Residents say vacant home being used for prostitution

UVa student Otto Warmbier dies days after being released from North Korean custody

CINCINNATI, Ohio — Otto Warmbier, the University of Virginia college student who returned to the United States last week after 17 months of detention in North Korea, died Monday afternoon, his family said in a statement.

“It is our sad duty to report that our son, Otto Warmbier, has completed his journey home. Surrounded by his loving family, Otto died today at 2:20 p.m.,” the statement said.

The 22-year-old returned to the United States last week. Warmbier did not talk, move in any purposeful way or respond to verbal communication. In a news conference last Thursday, doctors called his condition “unresponsive wakefulness,” and revealed he had suffered significant brain damage during his imprisonment.

The North Korean government said botulism is to blame for Warmbier’s condition, but US doctors said they found no evidence of the illness.

The family expressed anger at his treatment in North Korea.

“We would like to thank the wonderful professionals at the University of Cincinnati Medical Center who did everything they could for Otto. Unfortunately, the awful torturous mistreatment our son received at the hands of the North Koreans ensured that no other outcome was possible beyond the sad one we experienced today.”

Trip ends in allegations

Otto Warmbier was a University of Virginia student when he was detained in January 2016. He had signed up for a trip to North Korea with Young Pioneer Tours travel group. It was to be a brief stay followed by a visit to Beijing.

But as he tried to depart from Pyongyang’s airport, he was stopped in security.

According to the North Korean government, Warmbier was detained because he had stolen a political poster from a restricted floor in his hotel. The next time the world saw Warmbier he was distraught, breaking down in front of Korean journalists in a video North Korea released in February 2016.

He admitted to the crime and begged for forgiveness. He pleaded to be released. Instead, he was sentenced to 15 years of hard labor.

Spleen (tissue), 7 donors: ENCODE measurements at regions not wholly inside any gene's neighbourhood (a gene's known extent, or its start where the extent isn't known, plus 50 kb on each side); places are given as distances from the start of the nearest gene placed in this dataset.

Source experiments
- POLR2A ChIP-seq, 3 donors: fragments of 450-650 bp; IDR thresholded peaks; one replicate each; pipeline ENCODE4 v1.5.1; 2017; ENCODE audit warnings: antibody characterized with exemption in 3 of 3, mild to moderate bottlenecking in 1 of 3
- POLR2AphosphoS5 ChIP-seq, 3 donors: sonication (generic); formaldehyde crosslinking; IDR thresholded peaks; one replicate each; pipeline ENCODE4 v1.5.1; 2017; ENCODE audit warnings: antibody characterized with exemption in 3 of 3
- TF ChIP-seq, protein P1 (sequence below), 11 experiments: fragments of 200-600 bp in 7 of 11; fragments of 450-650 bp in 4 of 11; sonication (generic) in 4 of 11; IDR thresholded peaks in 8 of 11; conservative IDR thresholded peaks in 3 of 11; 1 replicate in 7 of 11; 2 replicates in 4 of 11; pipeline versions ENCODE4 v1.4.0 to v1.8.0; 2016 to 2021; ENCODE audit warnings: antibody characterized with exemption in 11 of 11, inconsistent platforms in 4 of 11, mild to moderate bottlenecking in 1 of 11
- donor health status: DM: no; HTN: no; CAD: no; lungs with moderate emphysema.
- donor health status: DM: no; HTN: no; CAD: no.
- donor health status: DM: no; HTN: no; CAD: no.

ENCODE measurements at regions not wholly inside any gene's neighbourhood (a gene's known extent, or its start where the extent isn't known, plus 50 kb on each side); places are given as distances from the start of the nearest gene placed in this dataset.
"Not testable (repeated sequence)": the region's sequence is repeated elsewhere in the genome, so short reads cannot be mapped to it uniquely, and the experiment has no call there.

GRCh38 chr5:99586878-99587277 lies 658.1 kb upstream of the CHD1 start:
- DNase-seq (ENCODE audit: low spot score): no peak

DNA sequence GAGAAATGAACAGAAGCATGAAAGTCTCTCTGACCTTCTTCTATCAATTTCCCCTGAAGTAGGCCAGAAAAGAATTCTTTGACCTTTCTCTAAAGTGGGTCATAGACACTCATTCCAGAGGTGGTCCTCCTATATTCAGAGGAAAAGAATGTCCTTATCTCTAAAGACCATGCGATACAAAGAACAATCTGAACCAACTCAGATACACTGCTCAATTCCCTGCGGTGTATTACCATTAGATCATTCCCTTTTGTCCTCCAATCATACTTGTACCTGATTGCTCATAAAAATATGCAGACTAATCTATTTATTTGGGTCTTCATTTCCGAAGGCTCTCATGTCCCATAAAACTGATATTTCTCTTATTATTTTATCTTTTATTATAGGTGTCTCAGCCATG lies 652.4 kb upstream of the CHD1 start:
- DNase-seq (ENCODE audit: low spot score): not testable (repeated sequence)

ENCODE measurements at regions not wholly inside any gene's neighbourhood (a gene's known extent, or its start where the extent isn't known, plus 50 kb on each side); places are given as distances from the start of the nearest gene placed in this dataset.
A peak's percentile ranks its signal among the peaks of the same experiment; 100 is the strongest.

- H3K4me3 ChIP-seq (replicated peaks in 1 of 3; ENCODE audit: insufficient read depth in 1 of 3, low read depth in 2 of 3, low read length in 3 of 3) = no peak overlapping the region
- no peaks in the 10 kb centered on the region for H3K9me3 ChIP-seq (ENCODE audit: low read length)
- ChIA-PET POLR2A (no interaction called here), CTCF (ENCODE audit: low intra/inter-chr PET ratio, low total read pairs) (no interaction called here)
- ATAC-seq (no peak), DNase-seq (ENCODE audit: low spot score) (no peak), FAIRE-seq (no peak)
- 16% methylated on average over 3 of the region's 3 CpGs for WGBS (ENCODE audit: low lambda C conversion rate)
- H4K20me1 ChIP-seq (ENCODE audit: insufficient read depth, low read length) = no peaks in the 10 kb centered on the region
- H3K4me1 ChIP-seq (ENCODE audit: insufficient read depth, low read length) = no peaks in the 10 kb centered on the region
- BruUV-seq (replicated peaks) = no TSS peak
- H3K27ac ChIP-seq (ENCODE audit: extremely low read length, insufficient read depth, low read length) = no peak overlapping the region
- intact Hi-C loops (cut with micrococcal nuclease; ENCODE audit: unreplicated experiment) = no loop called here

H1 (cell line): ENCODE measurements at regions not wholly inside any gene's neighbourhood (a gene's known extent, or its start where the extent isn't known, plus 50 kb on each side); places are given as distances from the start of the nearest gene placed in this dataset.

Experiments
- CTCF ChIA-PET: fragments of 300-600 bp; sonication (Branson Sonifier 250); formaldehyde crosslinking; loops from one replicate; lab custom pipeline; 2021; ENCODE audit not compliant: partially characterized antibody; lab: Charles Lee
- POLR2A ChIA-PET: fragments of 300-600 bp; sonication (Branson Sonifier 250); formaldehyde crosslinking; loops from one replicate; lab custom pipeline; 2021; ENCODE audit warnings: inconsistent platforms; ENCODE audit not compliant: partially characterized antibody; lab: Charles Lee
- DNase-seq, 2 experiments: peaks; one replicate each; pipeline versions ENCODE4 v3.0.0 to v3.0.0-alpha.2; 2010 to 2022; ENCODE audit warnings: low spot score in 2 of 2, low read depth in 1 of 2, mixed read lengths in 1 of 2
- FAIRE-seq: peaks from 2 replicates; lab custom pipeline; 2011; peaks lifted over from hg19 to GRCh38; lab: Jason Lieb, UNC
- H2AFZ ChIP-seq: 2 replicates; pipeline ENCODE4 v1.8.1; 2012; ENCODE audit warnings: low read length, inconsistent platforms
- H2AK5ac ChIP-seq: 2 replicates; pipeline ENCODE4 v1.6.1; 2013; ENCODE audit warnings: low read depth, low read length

His death led Young Pioneer Tours to announce it would no longer offer US citizens trips to North Korea. The group said it was denied requests to meet Warmbier or anyone who’d been in contact with him in Pyongyang, only receiving assurances that he was fine.

“The devastating loss of Otto Warmbier’s life has led us to reconsider our position on accepting American tourists. There had not been any previous detainment in North Korea that has ended with such tragic finality and we have been struggling to process the result. Now, the assessment of risk for Americans visiting North Korea has become too high.”

How the US secured his release

Warmbier’s father last week praised the Trump administration for bringing his son home. Fred Warmbier appeared critical of the Obama administration’s handling of Otto’s detention, saying the family heeded the US government’s initial advice to take a low profile “without result.”

After being briefed on the situation, Trump directed Tillerson to take appropriate measures to secure the release of American hostages there, a senior State Department official told CNN. Tillerson began the effort and routinely updated the President.

Then, on June 6, State Department special representative Joseph Yun learned of Warmbier’s deteriorating health in a meeting with North Korean UN Mission Ambassador Pak Kil-yon in New York City, the senior State Department official said.

Yun went to North Korea on June 12 with a medical team to secure Warmbier’s release, the official said. Yun and two doctors visited Warmbier that morning, marking the first time the United States was able to confirm his status since he was sentenced in March 2016. Yun immediately demanded that Warmbier be released on humanitarian grounds and arrangements were made for him to leave.

He was evacuated the next day and reunited with his family in Cincinnati.

“When Otto returned to Cincinnati late on June 13 he was unable to speak, unable to see and unable to react to verbal commands. He looked very uncomfortable — almost anguished,” the family’s statement said.

“Although we would never hear his voice again, within a day the countenance of his face changed — he was at peace. He was home and we believe he could sense that.”